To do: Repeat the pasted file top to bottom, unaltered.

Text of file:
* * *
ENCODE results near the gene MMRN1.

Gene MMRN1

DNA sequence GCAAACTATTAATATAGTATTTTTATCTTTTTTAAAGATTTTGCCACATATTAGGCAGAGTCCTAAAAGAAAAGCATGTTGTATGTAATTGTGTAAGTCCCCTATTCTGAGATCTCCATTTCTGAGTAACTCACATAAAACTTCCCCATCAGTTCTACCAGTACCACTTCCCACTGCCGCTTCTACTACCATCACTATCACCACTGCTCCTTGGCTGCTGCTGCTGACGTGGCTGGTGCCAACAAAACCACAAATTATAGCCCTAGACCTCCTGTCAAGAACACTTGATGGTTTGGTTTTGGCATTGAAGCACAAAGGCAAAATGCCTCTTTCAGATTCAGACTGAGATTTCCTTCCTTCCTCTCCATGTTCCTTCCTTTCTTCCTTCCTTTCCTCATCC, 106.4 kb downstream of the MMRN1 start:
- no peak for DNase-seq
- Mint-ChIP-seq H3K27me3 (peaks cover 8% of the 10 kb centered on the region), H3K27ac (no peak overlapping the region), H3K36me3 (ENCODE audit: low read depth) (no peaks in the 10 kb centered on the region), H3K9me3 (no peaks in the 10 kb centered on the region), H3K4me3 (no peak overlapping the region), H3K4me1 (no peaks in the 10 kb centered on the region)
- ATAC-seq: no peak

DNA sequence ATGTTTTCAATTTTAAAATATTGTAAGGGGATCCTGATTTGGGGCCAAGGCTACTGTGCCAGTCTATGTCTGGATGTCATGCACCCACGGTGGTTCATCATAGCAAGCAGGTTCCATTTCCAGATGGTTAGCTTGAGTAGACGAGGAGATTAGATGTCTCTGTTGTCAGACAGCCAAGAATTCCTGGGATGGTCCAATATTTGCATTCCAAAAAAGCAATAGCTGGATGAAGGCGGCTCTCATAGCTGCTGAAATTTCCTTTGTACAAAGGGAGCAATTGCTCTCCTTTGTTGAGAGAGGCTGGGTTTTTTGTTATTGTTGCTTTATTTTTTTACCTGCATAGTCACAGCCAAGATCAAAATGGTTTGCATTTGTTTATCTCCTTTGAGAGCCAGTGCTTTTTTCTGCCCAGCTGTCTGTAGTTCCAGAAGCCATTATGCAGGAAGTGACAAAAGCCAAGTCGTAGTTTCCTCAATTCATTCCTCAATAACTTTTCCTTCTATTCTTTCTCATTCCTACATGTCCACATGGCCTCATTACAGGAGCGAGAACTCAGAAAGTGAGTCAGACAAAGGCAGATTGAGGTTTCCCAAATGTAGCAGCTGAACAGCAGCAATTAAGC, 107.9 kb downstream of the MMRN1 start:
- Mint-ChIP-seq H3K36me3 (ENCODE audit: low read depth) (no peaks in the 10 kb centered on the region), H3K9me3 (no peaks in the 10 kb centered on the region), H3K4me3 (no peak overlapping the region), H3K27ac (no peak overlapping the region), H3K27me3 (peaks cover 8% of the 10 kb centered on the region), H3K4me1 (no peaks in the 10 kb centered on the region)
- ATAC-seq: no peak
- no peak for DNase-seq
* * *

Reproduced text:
ENCODE results near the gene MMRN1.

Gene MMRN1

DNA sequence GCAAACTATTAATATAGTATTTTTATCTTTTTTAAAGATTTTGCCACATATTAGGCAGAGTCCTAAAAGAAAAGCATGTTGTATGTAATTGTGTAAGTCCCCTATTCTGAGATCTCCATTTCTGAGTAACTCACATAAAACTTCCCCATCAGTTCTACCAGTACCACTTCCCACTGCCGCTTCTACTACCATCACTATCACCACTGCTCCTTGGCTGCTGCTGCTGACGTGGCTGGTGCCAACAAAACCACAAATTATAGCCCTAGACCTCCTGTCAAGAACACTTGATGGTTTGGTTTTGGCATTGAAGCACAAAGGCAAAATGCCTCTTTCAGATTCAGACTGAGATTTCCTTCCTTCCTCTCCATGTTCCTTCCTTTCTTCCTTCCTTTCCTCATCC, 106.4 kb downstream of the MMRN1 start:
- no peak for DNase-seq
- Mint-ChIP-seq H3K27me3 (peaks cover 8% of the 10 kb centered on the region), H3K27ac (no peak overlapping the region), H3K36me3 (ENCODE audit: low read depth) (no peaks in the 10 kb centered on the region), H3K9me3 (no peaks in the 10 kb centered on the region), H3K4me3 (no peak overlapping the region), H3K4me1 (no peaks in the 10 kb centered on the region)
- ATAC-seq: no peak

DNA sequence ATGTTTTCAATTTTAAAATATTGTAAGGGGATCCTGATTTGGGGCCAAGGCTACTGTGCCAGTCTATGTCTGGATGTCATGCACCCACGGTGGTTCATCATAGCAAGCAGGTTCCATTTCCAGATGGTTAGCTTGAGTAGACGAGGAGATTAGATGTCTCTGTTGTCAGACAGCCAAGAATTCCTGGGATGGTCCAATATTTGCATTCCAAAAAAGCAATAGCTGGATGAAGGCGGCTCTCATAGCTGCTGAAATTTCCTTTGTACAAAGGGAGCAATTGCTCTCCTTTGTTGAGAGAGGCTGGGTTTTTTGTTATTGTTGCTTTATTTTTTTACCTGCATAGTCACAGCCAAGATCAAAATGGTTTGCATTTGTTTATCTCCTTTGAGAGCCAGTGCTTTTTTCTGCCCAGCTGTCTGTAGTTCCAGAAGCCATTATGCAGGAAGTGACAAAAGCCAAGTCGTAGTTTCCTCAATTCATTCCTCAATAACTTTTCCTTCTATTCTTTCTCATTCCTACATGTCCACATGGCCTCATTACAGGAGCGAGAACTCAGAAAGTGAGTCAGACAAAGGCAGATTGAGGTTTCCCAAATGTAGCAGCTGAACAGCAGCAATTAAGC, 107.9 kb downstream of the MMRN1 start:
- Mint-ChIP-seq H3K36me3 (ENCODE audit: low read depth) (no peaks in the 10 kb centered on the region), H3K9me3 (no peaks in the 10 kb centered on the region), H3K4me3 (no peak overlapping the region), H3K27ac (no peak overlapping the region), H3K27me3 (peaks cover 8% of the 10 kb centered on the region), H3K4me1 (no peaks in the 10 kb centered on the region)
- ATAC-seq: no peak
- no peak for DNase-seq